My Encounter With Danny Golden


My Encounter With Danny Golden

Photo Caption

Daniel H. Golden’s name is forever emblazoned on the Fallen Officers Memorial located on South Side Square in downtown Huntsville.

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The cold hard fact is, municipal police departments are corrupt all across this land. Huntsville is no exception. The only reason Huntsville hasn’t experienced the same problems as Ferguson, New York, and Baltimore, is simply that Huntsville has a high per capita income. And while it may not be equitably distributed across all classes, it does smooth out a lot of the potentially larger problems. Even still, there are multiple, serious, problems inside the law enforcement, judicial and penal systems throughout North Alabama.

Unfortunately, I have had my own encounters with Huntsville police. Once such encounter I well remember is the time when I met Danny Golden. I was out on my bike one day when an idiot in his personally owned vehicle was dogging me out. I flipped him off and headed down another street minding my own business. All of a sudden a cop car came screaming down the street from the other direction and stopped about twenty yards from me. Golden jumped out of the car and yelled “drop the gun.” It was the most bizarre and ridiculous behaviour I’d ever seen in a cop. At the time, I had no gun with me.

I stood there with my hands up, and he yelled again, “get down on the ground.” I looked at him and in an instant I knew this guy was trigger happy and dangerous. Having a seriously loaded gun in my face, and seeing the wild eyed expression on his face, I knew he was psyched out and over-the-top. It evoked in me a rather odd feeling indeed. But, my life didn’t flash before my eyes, I didn’t have that much time. I was too busy thinking that I may very well be a dead man whether I flinch or not. I did as he asked, and I basically kissed the pavement.

Under the circumstances, someone less experienced and less mature than myself, might not have been able to read the wild-eyed officer as well, and there is no question that he was ready to shoot to kill. Someone else would’ve probably been dead. That was my assessment when it happened, and it still is today.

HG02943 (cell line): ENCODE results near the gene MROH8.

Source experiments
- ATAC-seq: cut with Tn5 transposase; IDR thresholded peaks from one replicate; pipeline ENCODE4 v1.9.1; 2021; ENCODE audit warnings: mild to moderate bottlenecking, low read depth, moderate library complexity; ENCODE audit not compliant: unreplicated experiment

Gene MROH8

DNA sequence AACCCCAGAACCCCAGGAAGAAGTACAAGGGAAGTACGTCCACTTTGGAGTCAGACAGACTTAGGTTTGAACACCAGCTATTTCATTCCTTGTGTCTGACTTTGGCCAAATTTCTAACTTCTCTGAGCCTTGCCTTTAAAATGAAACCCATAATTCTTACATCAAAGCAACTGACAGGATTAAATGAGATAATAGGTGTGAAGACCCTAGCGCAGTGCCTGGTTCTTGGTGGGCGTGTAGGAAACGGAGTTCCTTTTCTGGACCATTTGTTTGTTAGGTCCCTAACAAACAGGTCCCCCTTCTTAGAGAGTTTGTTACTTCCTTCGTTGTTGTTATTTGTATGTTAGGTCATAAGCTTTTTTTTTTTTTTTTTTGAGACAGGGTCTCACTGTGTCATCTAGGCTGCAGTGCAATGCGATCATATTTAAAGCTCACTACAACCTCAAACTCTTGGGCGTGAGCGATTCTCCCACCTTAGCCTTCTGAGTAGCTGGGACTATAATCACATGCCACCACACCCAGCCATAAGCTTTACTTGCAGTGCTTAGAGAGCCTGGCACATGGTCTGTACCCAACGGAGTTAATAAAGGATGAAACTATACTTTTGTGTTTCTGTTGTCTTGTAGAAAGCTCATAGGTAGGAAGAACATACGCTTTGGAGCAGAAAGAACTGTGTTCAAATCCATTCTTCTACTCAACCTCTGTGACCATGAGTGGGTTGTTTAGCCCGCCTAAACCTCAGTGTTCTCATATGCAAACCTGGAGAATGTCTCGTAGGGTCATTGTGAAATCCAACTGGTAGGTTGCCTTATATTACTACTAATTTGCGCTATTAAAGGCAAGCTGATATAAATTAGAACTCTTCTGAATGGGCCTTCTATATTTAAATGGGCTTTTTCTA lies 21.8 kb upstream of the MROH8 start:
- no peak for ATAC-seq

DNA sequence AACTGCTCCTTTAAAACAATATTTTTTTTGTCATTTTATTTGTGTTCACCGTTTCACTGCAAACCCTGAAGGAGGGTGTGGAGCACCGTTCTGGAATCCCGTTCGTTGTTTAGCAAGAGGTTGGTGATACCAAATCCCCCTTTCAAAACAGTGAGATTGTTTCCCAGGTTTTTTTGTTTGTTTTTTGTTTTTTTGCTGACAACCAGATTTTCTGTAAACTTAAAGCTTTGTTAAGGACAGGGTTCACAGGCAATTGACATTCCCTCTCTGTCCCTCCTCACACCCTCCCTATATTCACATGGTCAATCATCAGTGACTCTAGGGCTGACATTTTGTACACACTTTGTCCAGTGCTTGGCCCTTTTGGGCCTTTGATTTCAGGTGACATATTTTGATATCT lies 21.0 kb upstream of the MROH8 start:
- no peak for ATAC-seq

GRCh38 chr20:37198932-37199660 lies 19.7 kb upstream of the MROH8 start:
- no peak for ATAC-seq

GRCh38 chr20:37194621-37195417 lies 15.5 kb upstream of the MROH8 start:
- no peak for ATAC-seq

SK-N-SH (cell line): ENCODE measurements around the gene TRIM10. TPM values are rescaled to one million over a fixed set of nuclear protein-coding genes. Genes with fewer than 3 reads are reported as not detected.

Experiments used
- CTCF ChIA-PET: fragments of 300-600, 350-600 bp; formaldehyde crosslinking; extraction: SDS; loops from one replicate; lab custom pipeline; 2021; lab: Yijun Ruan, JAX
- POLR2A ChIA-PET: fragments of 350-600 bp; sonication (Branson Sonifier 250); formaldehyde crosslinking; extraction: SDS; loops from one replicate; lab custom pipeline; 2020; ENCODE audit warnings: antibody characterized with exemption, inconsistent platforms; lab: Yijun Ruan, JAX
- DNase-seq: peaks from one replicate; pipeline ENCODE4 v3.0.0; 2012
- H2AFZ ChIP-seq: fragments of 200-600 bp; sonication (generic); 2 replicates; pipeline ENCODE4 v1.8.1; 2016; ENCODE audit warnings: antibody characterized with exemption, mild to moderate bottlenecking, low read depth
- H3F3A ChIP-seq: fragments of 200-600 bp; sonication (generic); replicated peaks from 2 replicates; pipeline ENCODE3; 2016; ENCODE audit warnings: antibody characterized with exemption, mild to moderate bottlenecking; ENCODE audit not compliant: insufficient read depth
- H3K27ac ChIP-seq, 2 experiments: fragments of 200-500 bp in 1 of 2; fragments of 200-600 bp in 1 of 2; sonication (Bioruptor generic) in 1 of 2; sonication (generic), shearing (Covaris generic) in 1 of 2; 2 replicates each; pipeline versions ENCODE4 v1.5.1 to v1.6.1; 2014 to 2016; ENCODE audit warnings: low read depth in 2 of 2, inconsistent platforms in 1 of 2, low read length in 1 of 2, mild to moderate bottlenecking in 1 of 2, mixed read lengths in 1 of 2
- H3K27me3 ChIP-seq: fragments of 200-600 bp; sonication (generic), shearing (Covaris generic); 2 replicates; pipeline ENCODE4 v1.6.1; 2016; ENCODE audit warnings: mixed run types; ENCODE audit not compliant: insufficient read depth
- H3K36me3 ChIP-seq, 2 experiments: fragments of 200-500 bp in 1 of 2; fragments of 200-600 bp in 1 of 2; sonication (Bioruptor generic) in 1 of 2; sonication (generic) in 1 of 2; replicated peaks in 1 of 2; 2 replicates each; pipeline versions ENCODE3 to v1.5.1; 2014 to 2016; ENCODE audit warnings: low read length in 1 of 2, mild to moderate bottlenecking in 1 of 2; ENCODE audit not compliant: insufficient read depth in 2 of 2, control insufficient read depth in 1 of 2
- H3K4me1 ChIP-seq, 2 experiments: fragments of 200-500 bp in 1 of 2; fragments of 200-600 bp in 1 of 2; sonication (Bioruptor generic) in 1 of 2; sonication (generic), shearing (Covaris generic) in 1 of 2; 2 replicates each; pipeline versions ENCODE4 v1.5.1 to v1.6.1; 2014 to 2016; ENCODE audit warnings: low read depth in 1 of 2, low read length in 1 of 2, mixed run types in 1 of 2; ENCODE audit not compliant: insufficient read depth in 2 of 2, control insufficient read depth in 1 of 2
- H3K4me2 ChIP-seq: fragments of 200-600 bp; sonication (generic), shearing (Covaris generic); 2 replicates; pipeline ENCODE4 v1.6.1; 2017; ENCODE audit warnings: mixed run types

There were other problems in the equation. Most noticeably, he had entered what he (erroneously) believed to be a dangerous situation – with absolutely no backup what-so-ever. In fact, no backup ever did arrive. Further, he was ridiculously persistent in attempting to make the false accusations stick. Eventually, he relented and we both went on out way. He had no interest in taking a counter complaint for harassment by the real offending idiot in the POV.

It took me awhile after that to further size up the situation I had with Danny Golden. First, my assessment that he was impetuous, trigger happy, and over the top, only became more abiding. Then I realized, the lack of backup spelled more than just one other problem. Dispatch had failed to do their job – or worse, deliberately left him uncovered. It even occurred to me that he was just being a smart ass, and that he was in cahoots with the guy who was harassing me to start with. In other words, cell phones not dispatch, might also explain his lack of cover. Eventually I came to the conclusion that dispatch, for whatever reason, had not done their job properly.

I say that, for one reason, because you might notice a familiar ring in the situation with Benito Albarran. Officer Golden showed up at the El Jalisco restaurant on Jordan Lane first, before his buddies, and impetuously went in head first. I’m not saying Danny Golden was a “bad” cop, I’m saying his psychological assessment by HPD was inadequate when he was hired, that he was poorly trained, and that maybe he was set up by his own kind – and I’m saying he was no hero.

Most importantly, I’m saying Danny Golding is the unfortunate illustration of one of the systemic problems in HPD, which is inadequate vetting and inadequate training. Golden, just 27, had been on the police force for only three years when he was killed. While not exactly a rookie, he was hardly an experienced, battle hardened veteran either. Which is to make another point. A poorly trained officer is not likely to be too cocky with his commanding officer, and that means he’s not going to ask a lot of questions about policy and procedure that his superiors, and the Mayor of Huntsville, might find uncomfortable to answer. So, while HPD brass harps about funding for training, etc., the fact may very well be – they wouldn’t have it any other way.

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© 2015 – Jim Casey
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